An Activity to Help You Find Inspiration Outside Your Context - IDEO U

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An Activity to Help You Find Inspiration Outside Your Context

One of the best ways to get inspired is to look outside your context. When working on new design challenges, IDEO designers often use analogous inspiration to gain fresh perspective. For example, emergency room doctors can get insights about organizing their medical supplies by spending time with a Nascar pit crew and an airline employee might get ideas about check-in by observing a hotel front desk.

To get outside of your context, and spark your own creativity, try the following:

Imagine you’re working for a company that has designed an amazing new bike, but not a super fast racing bike—a cruiser. It’s made to help people get into cycling. It’s simple to ride—no gears, and it doesn’t require all that spandex. How would you sell it to people who aren’t avid cyclists? What would an approachable experience look like?

Shopping for bikes can be intimidating for people who aren’t avid cyclists (aka the spandex averse).

Step 1: Start with Emotions

Start by thinking about the emotions that play into this scenario. What’s it like to buy a bike, when you know nothing about biking? Write down how that might make you feel.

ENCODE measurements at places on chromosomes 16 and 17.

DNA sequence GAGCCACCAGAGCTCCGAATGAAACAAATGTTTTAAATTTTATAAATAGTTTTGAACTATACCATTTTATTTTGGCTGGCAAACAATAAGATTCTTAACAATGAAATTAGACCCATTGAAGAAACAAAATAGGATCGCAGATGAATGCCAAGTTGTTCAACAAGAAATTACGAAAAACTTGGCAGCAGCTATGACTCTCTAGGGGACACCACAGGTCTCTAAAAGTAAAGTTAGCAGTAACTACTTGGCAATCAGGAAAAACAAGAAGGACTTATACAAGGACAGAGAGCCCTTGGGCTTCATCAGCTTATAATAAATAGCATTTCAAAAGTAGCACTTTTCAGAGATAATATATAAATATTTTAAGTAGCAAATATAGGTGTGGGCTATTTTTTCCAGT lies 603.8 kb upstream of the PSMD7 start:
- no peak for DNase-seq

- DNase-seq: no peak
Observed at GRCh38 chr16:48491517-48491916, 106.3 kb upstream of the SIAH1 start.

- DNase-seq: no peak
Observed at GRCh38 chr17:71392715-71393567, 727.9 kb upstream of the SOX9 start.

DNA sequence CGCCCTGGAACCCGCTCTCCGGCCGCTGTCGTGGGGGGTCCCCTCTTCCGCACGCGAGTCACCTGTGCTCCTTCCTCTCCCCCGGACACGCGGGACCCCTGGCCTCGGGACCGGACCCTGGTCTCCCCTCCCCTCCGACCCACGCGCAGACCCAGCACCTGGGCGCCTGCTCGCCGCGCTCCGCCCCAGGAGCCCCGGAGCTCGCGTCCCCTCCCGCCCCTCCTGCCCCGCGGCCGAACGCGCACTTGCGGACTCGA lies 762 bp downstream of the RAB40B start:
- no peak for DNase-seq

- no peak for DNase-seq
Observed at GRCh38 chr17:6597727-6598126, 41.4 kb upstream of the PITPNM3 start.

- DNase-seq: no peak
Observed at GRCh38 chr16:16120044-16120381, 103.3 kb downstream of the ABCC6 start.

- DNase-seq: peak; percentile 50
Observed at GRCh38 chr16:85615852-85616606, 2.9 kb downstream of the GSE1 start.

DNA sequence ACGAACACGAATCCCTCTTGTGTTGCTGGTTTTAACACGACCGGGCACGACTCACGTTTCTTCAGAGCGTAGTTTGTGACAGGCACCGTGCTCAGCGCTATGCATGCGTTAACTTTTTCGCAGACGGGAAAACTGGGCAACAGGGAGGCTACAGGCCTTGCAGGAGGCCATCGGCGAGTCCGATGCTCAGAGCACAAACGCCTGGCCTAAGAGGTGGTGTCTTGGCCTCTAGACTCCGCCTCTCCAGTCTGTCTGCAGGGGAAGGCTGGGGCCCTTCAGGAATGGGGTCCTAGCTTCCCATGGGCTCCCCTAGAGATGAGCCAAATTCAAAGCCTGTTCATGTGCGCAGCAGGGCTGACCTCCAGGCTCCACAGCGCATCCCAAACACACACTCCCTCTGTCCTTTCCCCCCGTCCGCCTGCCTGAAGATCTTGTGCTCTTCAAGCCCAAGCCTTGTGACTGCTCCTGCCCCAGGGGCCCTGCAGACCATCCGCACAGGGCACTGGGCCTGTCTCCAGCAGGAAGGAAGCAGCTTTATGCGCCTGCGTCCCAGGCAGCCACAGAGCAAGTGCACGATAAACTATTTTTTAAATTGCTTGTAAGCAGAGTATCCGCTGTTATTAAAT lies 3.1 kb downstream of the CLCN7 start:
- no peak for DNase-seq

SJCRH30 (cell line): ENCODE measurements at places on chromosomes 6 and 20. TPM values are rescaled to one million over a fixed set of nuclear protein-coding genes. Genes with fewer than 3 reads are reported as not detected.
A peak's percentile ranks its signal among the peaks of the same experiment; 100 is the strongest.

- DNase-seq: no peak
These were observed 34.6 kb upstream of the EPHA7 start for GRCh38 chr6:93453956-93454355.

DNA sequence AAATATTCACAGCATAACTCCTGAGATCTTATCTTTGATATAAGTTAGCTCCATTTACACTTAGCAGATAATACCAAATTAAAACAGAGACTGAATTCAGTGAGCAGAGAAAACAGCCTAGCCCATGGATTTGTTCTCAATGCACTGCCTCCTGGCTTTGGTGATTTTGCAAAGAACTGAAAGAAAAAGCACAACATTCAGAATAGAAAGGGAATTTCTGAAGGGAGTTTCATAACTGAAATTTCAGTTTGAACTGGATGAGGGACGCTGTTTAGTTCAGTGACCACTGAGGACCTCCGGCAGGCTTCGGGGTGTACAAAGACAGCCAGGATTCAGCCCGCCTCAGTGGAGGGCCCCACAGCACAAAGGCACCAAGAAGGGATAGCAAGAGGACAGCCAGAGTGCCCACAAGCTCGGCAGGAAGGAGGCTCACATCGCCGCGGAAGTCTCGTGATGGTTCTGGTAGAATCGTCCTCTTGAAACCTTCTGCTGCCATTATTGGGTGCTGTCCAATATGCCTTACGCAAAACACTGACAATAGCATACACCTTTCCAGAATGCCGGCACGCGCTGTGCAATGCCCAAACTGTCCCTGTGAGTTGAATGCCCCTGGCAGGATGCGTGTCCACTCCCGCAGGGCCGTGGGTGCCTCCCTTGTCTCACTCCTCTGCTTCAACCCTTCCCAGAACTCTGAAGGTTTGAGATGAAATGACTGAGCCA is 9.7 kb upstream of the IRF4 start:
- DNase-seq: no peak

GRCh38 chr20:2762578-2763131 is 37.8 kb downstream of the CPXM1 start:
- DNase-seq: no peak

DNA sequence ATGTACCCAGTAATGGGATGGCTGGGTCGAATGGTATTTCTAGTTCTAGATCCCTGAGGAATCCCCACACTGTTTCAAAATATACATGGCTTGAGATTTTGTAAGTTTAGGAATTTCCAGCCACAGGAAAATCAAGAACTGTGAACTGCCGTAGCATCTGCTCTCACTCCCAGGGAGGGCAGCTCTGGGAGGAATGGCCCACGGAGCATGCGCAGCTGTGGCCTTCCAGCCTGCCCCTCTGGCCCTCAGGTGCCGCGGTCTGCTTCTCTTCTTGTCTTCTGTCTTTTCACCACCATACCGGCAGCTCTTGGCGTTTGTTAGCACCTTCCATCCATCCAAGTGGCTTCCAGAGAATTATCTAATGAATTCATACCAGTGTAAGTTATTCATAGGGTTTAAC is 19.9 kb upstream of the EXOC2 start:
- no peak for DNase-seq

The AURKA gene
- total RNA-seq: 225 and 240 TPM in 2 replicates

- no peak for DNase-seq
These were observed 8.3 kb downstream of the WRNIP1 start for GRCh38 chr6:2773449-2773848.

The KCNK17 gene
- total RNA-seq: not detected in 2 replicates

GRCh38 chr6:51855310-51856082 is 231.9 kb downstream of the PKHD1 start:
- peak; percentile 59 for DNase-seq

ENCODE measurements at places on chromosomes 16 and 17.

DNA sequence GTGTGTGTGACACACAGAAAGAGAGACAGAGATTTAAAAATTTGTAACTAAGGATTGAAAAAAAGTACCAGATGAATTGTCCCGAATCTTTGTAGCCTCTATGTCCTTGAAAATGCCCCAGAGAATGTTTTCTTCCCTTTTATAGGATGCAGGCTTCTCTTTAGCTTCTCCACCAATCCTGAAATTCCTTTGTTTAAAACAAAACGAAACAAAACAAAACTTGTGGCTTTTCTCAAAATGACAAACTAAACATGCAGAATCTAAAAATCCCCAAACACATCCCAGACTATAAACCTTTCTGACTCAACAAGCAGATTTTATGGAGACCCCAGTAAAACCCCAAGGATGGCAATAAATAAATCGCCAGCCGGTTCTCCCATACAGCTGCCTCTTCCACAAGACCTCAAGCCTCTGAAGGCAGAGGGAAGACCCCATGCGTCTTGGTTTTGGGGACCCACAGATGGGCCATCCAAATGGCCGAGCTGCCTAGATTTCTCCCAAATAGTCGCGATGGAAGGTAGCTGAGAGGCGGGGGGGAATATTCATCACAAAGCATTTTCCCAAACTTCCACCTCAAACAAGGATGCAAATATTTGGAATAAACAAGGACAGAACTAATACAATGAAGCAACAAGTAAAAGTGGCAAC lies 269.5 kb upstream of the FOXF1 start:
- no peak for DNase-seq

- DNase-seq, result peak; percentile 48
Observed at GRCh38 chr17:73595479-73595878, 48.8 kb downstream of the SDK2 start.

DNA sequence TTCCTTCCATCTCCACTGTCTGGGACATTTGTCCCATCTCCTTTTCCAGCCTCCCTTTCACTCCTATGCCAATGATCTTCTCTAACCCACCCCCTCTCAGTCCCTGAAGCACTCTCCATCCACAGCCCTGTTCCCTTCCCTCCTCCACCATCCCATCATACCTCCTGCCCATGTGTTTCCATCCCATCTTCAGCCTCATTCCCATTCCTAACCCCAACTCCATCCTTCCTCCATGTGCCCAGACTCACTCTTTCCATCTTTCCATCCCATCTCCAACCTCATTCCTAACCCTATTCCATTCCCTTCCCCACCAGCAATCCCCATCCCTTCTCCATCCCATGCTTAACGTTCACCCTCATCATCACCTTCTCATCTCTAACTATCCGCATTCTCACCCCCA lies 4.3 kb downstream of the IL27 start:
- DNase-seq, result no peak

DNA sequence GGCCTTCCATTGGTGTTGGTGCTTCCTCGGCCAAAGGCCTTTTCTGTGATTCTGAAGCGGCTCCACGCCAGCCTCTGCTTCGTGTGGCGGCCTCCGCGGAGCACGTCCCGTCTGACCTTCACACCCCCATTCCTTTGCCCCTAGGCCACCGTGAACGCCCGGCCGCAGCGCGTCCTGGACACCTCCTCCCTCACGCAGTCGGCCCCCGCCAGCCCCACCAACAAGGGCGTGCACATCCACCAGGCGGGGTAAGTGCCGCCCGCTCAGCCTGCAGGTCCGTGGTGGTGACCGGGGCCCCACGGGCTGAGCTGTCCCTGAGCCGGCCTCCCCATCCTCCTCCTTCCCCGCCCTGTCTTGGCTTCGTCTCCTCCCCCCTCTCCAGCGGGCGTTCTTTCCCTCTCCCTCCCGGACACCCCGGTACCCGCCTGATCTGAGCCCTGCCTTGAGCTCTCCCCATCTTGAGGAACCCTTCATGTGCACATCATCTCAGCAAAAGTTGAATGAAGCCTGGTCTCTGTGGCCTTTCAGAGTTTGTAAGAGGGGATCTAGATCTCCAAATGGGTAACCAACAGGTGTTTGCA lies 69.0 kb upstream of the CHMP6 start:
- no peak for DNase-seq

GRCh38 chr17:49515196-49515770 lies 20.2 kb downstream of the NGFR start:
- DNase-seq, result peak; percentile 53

Step 2: Identify Analogous Experiences

What other experiences—outside the biking industry—might evoke similar emotions?

The IDEO team designing the bike shop experience found inspiration from shopping for beauty supplies.

Step 3: Reflect and Connect

How does this inspiration from others unlock creative solutions for your own challenge? What concepts could you borrow from other industries or places that you might apply in your bike store?

Background

This exercise was part of an IDEO team project. In order figure out how to get that non-cyclist demographic into an intimidating bike store, they sent the entire design team (a team of mostly men) to Sephora, a beauty supply shop. The goal was to see how they felt being in a store with products fairly foreign to them and to help them build empathy for how non-cyclists likely feel walking into a bike shop.


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